What I’ve always liked, however, are the short, silly and often funny moments that happen right before hopping into bed. The unnecessary, hardly remembered trips to get a second dinner slash breakfast (which is the better, cooler version of brunch when you think about it). The endless trips home that always seem to involve more means of transportation than you thought existed. The drunken cab rides spent battling sleep and watching the city’s blurry lights go by.
A whole new adventure starts the minute you stumble out the club, one that somehow manages to be much less predictable than whatever happened before. Most of the time, you knew which DJ was going to play or which club you would eventually end up at, but knowing how and with whom you’d go home is a different story…
photos: Anna Agliardi
The summer party of the UdK – University of the Arts is one of the cultural highlights of the summer. Crazy performances, nice jazz music, outlandish musical singers and of course beautiful art works of the graduating students are just a few of the highlights of this spectacular night. Sadly this year was a bit different than the other years. Most of the ateliers and working studios were closed for public. The students are protesting against the new faculty politic which is having less permanent professors and is working with more guest professors instead. These guest professors are often famous artists with a big name bringing a lot of attention to the university. But of course for the students this PR strategy means also less assistance also during the semester holidays and generally speaking famous artists are not automatically good teachers.
Even if I think the protest has its valuable reasons, I was wondering all night if not showing the work of the students is the best strategy to accomplish anything. The Rundgang is always a perfect platform for the upcoming artists to present their work to the public and to the press. Rejecting this opportunity for a bigger cause is a understandable decision. But as a lot of befriended artists of mine also said: It would have been much more effective to show art and cancel the party instead. Or at least don’t serve alcohol. But this would be crazy, right?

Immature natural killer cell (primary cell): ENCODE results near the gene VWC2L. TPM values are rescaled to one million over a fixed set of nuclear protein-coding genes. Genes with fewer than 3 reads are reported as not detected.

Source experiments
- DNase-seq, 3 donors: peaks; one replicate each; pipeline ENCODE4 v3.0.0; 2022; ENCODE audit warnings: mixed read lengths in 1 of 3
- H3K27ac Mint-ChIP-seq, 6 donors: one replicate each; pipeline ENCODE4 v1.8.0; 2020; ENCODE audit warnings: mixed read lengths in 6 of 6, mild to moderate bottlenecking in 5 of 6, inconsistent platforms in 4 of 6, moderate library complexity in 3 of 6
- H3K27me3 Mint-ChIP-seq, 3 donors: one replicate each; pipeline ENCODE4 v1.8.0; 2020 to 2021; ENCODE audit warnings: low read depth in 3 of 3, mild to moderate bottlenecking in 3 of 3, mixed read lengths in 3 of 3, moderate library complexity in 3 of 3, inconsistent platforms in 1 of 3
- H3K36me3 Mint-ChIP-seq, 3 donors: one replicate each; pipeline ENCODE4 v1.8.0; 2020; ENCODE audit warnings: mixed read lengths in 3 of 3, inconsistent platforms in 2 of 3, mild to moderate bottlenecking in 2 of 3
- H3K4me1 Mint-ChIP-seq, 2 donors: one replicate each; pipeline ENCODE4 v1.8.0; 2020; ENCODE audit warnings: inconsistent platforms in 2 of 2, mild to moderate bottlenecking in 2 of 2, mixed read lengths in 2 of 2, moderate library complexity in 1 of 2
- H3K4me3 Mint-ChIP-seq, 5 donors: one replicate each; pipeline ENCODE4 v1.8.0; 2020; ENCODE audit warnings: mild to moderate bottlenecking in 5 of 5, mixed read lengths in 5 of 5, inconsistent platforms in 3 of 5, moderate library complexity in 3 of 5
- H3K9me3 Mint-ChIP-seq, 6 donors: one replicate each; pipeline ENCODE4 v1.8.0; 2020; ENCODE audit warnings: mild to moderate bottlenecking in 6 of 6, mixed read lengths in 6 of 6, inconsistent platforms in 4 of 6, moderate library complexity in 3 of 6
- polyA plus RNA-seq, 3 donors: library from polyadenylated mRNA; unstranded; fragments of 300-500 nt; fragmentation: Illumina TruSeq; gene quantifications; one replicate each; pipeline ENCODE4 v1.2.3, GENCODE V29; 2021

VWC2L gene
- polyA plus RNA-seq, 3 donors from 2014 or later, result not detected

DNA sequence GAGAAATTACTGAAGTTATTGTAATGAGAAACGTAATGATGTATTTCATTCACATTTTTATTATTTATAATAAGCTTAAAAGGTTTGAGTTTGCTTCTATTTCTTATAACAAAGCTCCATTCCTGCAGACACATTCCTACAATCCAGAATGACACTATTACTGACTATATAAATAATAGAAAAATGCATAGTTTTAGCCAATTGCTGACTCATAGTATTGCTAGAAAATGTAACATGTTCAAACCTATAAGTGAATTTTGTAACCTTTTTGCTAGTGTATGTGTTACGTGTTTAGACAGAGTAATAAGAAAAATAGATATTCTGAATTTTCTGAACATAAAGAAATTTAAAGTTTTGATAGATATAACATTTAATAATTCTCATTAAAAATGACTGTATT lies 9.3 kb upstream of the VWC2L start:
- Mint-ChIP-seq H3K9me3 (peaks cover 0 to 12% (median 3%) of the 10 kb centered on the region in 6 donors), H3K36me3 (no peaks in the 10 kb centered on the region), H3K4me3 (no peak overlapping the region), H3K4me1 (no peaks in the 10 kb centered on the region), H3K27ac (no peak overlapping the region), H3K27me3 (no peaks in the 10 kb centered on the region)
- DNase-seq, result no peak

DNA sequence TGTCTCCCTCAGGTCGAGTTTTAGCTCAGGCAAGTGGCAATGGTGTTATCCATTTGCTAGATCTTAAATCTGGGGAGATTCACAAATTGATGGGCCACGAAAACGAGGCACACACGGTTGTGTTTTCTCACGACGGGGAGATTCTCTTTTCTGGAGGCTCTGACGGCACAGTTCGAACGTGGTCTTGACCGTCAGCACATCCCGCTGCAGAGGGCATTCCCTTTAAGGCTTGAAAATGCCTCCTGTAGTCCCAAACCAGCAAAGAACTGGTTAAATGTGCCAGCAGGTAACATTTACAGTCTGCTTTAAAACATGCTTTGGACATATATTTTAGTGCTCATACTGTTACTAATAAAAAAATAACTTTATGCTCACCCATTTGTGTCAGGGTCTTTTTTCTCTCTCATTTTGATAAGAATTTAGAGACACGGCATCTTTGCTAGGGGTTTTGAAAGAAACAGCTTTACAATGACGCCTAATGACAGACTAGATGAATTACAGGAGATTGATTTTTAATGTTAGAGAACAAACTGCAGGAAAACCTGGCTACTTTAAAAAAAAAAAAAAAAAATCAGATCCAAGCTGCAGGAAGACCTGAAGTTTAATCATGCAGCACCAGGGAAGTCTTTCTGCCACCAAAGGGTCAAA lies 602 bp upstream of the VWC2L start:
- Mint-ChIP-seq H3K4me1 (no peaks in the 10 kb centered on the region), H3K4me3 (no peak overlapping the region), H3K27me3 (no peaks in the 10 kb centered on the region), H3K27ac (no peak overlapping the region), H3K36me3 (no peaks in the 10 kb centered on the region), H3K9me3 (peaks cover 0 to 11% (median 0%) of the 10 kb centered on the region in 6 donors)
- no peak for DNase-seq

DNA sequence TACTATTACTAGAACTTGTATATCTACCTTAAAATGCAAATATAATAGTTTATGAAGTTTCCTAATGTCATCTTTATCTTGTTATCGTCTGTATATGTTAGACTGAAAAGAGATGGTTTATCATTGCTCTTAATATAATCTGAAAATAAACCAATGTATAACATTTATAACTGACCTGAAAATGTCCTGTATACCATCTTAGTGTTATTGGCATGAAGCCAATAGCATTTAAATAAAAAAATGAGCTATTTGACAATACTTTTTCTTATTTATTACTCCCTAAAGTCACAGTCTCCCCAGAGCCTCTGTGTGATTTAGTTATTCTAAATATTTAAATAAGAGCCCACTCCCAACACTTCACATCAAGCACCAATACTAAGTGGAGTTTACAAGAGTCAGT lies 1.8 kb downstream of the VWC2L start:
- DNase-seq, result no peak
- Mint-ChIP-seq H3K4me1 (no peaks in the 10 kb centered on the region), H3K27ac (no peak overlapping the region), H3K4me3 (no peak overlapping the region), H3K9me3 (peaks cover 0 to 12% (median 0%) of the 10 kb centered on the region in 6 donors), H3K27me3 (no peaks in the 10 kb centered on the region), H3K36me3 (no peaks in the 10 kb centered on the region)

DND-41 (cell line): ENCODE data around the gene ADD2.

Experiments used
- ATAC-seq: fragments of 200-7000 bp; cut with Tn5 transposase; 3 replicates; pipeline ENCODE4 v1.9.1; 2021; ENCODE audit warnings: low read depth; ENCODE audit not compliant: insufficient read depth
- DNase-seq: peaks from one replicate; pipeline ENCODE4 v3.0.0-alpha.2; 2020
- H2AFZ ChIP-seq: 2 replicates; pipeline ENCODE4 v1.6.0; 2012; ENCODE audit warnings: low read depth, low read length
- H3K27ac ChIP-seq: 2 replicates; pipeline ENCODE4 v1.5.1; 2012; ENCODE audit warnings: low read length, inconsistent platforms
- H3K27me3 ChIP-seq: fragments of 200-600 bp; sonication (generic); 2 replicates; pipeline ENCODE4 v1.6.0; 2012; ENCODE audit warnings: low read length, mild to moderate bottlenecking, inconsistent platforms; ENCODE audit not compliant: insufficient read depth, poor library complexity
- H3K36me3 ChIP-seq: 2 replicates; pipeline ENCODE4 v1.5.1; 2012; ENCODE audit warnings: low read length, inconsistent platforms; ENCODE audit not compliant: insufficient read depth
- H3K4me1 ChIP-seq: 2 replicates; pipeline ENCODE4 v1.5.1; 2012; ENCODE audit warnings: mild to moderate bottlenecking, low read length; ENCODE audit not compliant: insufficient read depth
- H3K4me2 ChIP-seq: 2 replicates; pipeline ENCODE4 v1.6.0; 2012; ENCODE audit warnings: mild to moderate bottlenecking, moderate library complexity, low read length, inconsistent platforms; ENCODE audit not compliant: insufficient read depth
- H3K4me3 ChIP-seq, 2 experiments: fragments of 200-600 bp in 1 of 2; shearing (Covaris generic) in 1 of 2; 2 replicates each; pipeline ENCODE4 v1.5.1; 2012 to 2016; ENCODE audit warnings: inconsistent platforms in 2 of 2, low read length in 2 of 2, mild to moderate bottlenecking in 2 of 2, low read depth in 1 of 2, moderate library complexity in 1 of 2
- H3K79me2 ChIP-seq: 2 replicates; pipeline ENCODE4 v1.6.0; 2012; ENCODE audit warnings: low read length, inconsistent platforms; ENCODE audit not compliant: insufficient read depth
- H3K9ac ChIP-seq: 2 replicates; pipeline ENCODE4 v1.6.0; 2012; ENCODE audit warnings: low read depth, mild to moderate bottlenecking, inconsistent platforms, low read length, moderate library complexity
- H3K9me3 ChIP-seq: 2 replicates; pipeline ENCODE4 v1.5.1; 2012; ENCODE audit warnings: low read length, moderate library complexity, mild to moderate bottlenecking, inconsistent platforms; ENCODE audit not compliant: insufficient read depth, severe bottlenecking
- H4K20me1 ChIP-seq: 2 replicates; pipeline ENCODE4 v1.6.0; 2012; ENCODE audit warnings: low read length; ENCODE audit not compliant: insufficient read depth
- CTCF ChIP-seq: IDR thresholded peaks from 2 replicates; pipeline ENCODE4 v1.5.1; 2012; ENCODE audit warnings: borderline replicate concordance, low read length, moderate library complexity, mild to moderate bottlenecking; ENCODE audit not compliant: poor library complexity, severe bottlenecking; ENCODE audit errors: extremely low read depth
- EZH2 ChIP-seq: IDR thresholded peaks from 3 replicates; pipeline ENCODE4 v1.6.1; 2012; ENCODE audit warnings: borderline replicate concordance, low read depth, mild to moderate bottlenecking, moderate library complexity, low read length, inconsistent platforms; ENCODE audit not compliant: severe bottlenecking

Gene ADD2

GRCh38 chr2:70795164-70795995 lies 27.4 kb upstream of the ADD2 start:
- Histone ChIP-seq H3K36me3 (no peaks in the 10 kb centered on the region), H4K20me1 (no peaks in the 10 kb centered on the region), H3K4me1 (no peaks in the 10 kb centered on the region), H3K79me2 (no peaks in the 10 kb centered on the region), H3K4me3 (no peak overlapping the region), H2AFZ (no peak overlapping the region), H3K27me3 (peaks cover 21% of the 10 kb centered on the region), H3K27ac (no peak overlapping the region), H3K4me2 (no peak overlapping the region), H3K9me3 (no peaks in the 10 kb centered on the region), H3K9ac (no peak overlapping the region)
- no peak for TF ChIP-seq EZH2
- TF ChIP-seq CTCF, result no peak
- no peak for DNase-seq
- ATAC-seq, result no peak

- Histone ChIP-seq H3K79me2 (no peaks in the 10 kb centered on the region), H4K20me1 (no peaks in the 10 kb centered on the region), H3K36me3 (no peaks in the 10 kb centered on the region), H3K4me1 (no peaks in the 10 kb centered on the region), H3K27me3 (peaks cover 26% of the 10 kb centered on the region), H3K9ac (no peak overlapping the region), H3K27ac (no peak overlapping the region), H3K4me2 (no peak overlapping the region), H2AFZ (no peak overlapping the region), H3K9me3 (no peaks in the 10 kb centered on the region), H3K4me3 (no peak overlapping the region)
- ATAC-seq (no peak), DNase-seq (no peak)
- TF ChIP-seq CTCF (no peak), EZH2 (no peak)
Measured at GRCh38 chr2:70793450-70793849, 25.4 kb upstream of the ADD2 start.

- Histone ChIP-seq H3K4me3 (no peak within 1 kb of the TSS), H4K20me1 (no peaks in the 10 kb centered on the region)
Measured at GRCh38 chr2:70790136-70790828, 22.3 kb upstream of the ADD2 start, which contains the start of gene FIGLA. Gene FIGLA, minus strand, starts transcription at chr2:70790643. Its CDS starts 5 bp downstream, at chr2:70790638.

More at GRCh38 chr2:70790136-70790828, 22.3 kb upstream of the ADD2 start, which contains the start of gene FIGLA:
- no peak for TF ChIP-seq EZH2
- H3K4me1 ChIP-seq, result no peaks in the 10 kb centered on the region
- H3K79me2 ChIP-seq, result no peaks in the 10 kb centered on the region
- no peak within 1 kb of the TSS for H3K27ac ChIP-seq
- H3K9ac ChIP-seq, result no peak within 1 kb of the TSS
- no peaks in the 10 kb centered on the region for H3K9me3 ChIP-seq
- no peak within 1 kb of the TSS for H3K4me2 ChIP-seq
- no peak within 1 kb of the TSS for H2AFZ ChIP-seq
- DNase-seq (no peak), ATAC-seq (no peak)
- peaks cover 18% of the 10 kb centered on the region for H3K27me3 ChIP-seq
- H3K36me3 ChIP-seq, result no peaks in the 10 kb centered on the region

Anyway, we had a good night and enjoyed discovering some artworks and listening to the music and dancing in the magical courtyards of the university. You can still go and discover the artworks of the graduating students and the architects during the whole weekend. All the information and addresses are listed here. Enjoy the photographic impressions of last night shot by Anna Agliardi after the jump.
From cheap, awesome gays bars such as Möbel Olfe to highly sexual institutions like Lab.Oratory, it is no secret that Berlin’s queer scene has been under the spotlight for a long time now. Considering the fact that parties like Homopatik are causing insanely long queues in front of ://about blank every month, one might be tempted to argue that what was long meant as safe haven for the queer community has slowly become a refuge for straight people wanting to have their cake and eat it too…
The good old days of Berlin everybody is constantly mentioning were somewhere in the 90s. There was a period where Berlin was still a Nimbus of freedom. Freedom of thinking loud, acting out and repurposing unused spaces. But between all this freedom some people got lost in drugs, fun, parties and maybe to much carelessness.
In the theater piece “Der Fuchs” premiering tonight at Ballhaus Ost a single character is on stage telling the true story of a typical Berlin 90s biography. Between all the cliches of drugs and techno the piece elaborates on the topic quite intimately and authentic thanks to the talents of actor Daniel Wagner. The stage by Thea Axthelm Hoffmann representing a mixture of artist workspace and hippie loft is in ever changing progression during the play. In front of the eyes of the spectators psychological controversies and abnormal thought chains unfold in a creative space that fails to become a real home. Anna Agliardi collected some photographic impressions for us. More pictures and the dates of the play after the rave.